We have to take into account that the notion of anticipation is used currently in medicine with a very precise description attached to it. Anticipation describes a genetic disorder passed from one generation to another, each time at an earlier onset the so-called trinucleotide repeat disorders, such as Huntington disease, myotonic dystrophy, dyskeratosis congenital, etc. The operational definition of anticipation advanced in this study explains, after the fact, the choice made by medical practitioners in trying to understand how the trinucleotide repeat occurs and what is involved in the production of the mutant protein.

In the context of a study that bridges between anticipation and medicine, my goal is to point to the variety of forms through which anticipation is expressed in action. The various phases of the sexual act, pregnancy, birth, etc. Medicine states that the variety of processes associated with creation—sexual act, impregnation, pregnancy, giving birth, nurturing—can be fully explained in terms of brain activity, the neuro-endocrine systems, hormones, and the like each taken independently.

Before revisiting some of the processes, let us take note of the concrete instantiations of the fundamental thesis I advance: Anticipation, in the sense defined in this paper see Fig. This assertion is connected to yet another thesis: The living is that which reproduces itself: it is its own efficient cause. Evolution, as it describes natural selection in the context of change, acknowledges sexuality as it relates to reproduction.

The human being, in the new nature it made for itself, added to the reproductive impulse sexuality as a goal in itself, most of the time disconnected from reproduction. This defines the human in contradistinction to the rest of the sexually reproducing living. Some of the processes identifiable in the human are not identifiable in the rest of sexually reproducing nature: for example, the cultural aspects of pregnancy and giving birth. The current state of an anticipatory system depends not only upon previous states, but also upon possible future states.

The diagram and the definition do not express the holistic view, which entails the fact that the reductionist method will always return a partial understanding of the process. Indeed, health, as well as loss of it, is the expression of the whole called human being, the physical embodiment of the biome shadowing it and the spiritual expression of the non-physical state consciousness, preparedness, self-control, etc. Invasive procedures, such as surgery, intravenous tubing, implantation of artificial knees and hips, and kidney and heart transplantations can trigger infections that prove to be resistant to antibiotic treatment.

But the rate of success in fixing machines is as high as it can get, while the success rate of healing is increasing only slightly despite the spectacular successes of extremely complicated cases that the media report. Two assumptions ought to be made at this juncture: 1. Medical practitioners will find value in stepping out of their comfort zone where all they read are medical news and prestigious journals close to their fields of expertise.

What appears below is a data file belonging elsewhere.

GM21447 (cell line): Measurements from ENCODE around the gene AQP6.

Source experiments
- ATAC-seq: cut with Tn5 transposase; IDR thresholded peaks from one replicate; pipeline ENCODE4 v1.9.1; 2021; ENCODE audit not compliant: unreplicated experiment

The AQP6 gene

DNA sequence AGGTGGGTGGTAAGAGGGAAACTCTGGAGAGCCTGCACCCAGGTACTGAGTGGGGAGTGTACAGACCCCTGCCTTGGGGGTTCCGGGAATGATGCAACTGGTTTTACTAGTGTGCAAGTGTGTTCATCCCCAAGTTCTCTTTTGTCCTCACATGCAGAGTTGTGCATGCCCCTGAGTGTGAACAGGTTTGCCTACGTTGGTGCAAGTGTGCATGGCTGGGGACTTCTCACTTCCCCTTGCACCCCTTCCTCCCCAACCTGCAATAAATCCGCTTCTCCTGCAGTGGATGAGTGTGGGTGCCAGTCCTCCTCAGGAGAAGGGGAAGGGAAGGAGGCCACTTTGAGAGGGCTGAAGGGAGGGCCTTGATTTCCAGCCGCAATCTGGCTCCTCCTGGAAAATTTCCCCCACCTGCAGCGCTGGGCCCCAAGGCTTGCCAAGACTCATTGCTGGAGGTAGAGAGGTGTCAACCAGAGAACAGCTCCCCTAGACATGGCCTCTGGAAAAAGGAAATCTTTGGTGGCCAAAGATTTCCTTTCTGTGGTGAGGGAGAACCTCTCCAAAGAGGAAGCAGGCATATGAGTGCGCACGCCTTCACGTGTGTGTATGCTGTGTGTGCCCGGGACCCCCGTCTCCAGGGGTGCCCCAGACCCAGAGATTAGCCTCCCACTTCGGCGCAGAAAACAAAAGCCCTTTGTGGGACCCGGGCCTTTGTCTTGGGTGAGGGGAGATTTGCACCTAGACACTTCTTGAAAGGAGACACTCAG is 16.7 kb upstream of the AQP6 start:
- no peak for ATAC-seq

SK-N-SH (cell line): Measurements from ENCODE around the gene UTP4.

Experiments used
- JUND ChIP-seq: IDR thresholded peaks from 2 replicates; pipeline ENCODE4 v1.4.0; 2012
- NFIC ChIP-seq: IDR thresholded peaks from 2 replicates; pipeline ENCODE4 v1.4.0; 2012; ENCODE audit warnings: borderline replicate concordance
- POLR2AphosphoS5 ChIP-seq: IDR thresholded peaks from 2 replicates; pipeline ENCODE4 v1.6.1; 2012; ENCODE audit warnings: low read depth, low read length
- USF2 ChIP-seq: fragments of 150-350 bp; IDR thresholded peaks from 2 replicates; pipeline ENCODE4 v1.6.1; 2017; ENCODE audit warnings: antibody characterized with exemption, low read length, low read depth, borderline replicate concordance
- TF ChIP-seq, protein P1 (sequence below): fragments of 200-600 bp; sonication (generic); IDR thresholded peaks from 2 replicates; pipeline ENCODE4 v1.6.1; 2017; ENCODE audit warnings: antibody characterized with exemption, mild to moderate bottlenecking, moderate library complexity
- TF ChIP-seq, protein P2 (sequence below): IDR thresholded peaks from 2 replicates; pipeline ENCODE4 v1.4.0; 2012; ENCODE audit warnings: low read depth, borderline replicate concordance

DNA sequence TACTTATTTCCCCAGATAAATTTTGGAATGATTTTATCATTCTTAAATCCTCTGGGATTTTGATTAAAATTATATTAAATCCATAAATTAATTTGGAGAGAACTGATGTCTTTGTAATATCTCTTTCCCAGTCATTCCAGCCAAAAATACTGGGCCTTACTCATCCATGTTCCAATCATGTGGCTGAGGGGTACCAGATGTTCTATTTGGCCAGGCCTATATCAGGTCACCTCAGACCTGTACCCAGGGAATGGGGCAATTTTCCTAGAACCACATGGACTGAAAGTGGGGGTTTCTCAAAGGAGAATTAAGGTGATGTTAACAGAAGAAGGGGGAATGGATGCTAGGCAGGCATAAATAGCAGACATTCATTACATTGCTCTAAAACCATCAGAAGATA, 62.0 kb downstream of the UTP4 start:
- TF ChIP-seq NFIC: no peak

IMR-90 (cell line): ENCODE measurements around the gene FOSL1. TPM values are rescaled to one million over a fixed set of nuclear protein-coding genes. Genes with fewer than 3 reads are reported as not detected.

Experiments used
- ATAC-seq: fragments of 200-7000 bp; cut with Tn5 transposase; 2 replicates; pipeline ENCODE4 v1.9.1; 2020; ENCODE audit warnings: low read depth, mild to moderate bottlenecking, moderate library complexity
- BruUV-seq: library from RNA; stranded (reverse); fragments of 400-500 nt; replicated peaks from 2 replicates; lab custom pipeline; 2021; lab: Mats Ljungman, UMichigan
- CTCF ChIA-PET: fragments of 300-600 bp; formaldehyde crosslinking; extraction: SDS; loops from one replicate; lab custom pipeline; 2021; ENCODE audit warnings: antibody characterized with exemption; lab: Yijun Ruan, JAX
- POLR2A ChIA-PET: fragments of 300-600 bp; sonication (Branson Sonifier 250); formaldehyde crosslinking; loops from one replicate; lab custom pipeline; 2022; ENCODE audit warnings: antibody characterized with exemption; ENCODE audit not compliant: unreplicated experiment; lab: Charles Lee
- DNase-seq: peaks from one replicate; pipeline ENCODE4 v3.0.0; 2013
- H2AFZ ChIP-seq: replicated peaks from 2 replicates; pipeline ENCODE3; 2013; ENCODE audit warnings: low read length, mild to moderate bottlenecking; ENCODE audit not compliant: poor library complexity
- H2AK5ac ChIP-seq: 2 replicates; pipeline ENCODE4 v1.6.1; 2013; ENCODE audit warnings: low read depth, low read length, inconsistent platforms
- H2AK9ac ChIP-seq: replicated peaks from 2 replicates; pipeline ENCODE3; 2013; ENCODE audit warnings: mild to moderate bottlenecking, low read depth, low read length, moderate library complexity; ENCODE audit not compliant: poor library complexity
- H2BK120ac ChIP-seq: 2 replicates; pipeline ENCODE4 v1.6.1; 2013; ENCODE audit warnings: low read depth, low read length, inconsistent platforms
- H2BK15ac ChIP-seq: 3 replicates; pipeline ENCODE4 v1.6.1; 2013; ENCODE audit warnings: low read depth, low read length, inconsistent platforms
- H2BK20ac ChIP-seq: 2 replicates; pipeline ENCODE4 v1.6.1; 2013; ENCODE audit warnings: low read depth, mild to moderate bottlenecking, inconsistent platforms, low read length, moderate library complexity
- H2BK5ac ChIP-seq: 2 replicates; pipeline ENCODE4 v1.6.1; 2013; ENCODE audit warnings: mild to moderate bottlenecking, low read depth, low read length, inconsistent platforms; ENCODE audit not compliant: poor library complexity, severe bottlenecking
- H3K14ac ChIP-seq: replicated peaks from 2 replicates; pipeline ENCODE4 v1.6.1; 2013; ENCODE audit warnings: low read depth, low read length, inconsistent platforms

Those dedicated to research of anticipatory processes will deliver clear assessments of practical consequence to their colleagues in healthcare. If both are realized, medicine will change. Anticipation-based medicine implies a number of possibilities.


  1. Dr Owen Dempsey: Anticipation and Medicine – Why Screening for Cancer May Be a Bad Thing.
  2. Persistent Offender Law: Racial Disparity, Patterned Offenses, and Unintended Effects (Criminal Justice (Lfb Scholarly Publishing Llc).)!
  3. Properties of Light!
  4. Op. 14, Movement 2: Scherzo.
  5. Anticipation and Medicine?

As opposed to reaction, which is usually swift and short, anticipation unfolds within the timescale of the process involved. The immune system is anticipatory. Vaccination is designed to engage the immune system in order to avoid certain conditions e. Its components antibodies, white blood cells, lymph nodes, T-cells, bone marrow, spleen evolve according to the specific dynamics of the bacterial and viral expression they address.

Nothing is immediate. The possible infection—a future state that the organism would rather avoid—is identified before onset. Immunotherapy is still in its early stages; but it is the closest we have come to an anticipatory perspective in medicine. Among others, Miroslav Radman, expert in DNA repair, alluded to the anticipatory characteristics of the immune system.

Mechanical interventions introduce the clock of physics where in the reality of the organism many time scales exist. Someone dedicated to understanding anticipatory processes will not be among those searching for the one reason, where evidently many factors are involved. Indeed, life is the expression of the complex nature of the living. Arguing from examples—how often do physicians err in reducing a problem to a smaller one, or how many times the physics and chemistry were right, but the patient died—is at best spurious.

The broad image of medicine in these days of spectacular scientific and technological creativity is such that even those inclined to defend its record are not necessarily free of doubt concerning its progress. We landed on the moon, an immense achievement based on physics and chemistry. We stuffed medical offices with expensive technology and provided the physician with data acquisition and processing capabilities of unprecedented precision. To repeat, arguing from examples does not lead to knowledge, rather to questions. These are the outcome of the daily activity of each physician.